the benefit of Ireland, that it would be better “to roll and drag the monster across the isthmus, on which the present town is built, to the good harbour, and then embark it by means of a sufficient jetty.” This jetty might, I think, be easily constructed near the Mahmoudie canal, where the water is sufficiently deep, and without rocks ; perhaps, the construction of a mere raft of timber, or coating it in a case of timber with air-tight boxes, would be sufficient, and then towing it away, during calm weather, with a steamer to England. Although the proposal which I made in April last, of having the obelisk erected as the “Nelson Testimonial,” has not been attended to; yet, I do not despair of seeing it one day ornamenting the capital of Great Britain. Several gallant officers have expressed a desire to see it standing in the square of Greenwich Hospital; and, certainly, it would not only be an appropriate site, but one that affords many facilities for its erection. In those days of rejoicings upon the nuptials of our youthful sovereign, it would form a lasting and a splendid monument of that event. A penny subscription from all the inhabitants of London would place it in England.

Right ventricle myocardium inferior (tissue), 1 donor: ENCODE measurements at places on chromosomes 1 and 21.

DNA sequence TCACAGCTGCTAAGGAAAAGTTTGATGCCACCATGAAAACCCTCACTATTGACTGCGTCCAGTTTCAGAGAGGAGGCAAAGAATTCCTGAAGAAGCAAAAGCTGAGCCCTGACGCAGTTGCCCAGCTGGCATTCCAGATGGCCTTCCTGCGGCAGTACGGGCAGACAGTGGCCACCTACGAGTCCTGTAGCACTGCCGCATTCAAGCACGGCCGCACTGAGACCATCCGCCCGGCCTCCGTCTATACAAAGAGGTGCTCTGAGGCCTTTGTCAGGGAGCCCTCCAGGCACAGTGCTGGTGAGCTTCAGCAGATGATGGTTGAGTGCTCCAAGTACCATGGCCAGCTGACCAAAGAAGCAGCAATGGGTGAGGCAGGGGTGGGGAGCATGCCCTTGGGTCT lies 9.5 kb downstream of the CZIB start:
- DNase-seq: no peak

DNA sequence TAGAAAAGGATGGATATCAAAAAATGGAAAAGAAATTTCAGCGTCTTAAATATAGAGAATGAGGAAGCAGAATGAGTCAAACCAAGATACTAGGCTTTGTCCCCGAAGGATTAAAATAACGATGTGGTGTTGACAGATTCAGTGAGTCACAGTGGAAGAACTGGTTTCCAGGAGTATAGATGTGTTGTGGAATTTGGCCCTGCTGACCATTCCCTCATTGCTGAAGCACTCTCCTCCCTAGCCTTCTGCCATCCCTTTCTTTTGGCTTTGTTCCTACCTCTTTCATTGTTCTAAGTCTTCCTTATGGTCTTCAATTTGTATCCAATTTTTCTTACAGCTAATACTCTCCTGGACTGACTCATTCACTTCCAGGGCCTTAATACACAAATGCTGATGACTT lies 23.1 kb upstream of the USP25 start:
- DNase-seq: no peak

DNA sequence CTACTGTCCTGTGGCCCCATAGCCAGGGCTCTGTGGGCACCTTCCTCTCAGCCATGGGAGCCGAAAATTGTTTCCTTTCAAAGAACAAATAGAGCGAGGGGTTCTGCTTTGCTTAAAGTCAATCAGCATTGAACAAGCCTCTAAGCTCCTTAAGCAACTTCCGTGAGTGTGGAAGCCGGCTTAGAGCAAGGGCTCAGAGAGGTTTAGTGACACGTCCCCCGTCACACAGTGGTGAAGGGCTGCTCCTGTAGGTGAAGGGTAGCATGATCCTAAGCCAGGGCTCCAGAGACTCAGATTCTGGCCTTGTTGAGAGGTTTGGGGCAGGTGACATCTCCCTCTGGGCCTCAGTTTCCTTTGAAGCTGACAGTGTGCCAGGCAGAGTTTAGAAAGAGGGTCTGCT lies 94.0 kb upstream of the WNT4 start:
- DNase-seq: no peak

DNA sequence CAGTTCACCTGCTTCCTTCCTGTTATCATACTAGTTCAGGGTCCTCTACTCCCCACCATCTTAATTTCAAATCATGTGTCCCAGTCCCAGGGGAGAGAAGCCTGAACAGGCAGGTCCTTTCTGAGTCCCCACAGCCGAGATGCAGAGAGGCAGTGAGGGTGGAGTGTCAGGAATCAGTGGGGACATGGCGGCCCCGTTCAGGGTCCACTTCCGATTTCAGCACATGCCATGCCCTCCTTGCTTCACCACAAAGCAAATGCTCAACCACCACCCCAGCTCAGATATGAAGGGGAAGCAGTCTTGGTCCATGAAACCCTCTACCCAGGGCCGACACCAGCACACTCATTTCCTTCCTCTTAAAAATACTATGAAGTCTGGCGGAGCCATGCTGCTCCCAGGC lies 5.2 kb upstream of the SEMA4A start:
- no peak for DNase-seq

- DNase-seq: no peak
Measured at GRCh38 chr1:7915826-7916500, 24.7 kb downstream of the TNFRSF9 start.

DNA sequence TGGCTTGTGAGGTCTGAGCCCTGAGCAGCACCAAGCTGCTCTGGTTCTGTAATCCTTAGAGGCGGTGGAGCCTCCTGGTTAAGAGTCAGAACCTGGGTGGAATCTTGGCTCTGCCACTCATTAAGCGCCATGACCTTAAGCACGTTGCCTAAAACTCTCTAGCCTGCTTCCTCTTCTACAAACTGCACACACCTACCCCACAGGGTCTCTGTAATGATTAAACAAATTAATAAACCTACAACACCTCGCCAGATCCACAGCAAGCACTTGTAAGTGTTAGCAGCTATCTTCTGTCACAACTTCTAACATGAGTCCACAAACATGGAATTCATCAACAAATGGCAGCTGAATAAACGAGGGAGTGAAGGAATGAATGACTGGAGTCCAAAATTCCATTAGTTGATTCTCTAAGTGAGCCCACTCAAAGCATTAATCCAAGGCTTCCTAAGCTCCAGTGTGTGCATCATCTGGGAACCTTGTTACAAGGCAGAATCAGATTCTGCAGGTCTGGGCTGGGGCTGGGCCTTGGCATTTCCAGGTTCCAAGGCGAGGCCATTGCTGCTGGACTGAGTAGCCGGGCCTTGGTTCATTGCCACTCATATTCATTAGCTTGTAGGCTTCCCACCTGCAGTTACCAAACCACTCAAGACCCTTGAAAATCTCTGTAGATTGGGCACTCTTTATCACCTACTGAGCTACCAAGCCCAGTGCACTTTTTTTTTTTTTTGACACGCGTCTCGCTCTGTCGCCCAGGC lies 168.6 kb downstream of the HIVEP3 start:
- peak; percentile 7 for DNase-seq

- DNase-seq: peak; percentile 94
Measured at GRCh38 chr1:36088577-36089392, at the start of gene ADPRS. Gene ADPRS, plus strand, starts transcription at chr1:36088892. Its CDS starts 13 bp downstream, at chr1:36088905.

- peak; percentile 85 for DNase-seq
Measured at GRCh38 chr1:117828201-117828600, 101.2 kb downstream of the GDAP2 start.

It is interesting to trace back the exact state of such monuments as this for a series of years, as described to us by the early travellers and historians. Such inquiries materially assist the efforts of the antiquary in arriving at any well-grounded supposition as to their use and origin; and it also enables us to form a just opinion as to the merits and discoveries of subsequent chroniclers.
It is in the recollection of most persons versed in Egyptian antiquities, that the base of Pompey's pillar stands upon a block of marble, of about four feet square, round which there is a band of solid masonry, equal in circumference to the size of the base. This masonry was composed of fragments of obelisks and broken ornaments, containing hieroglyphics and inscriptions on their sides-collected, in all probability, from the ruins of the ancient city of Alexandria. Denon, the French savan, and a celebrated English traveller of the same period, adduce these fragments of the ancient city, and the hieroglyphics they contain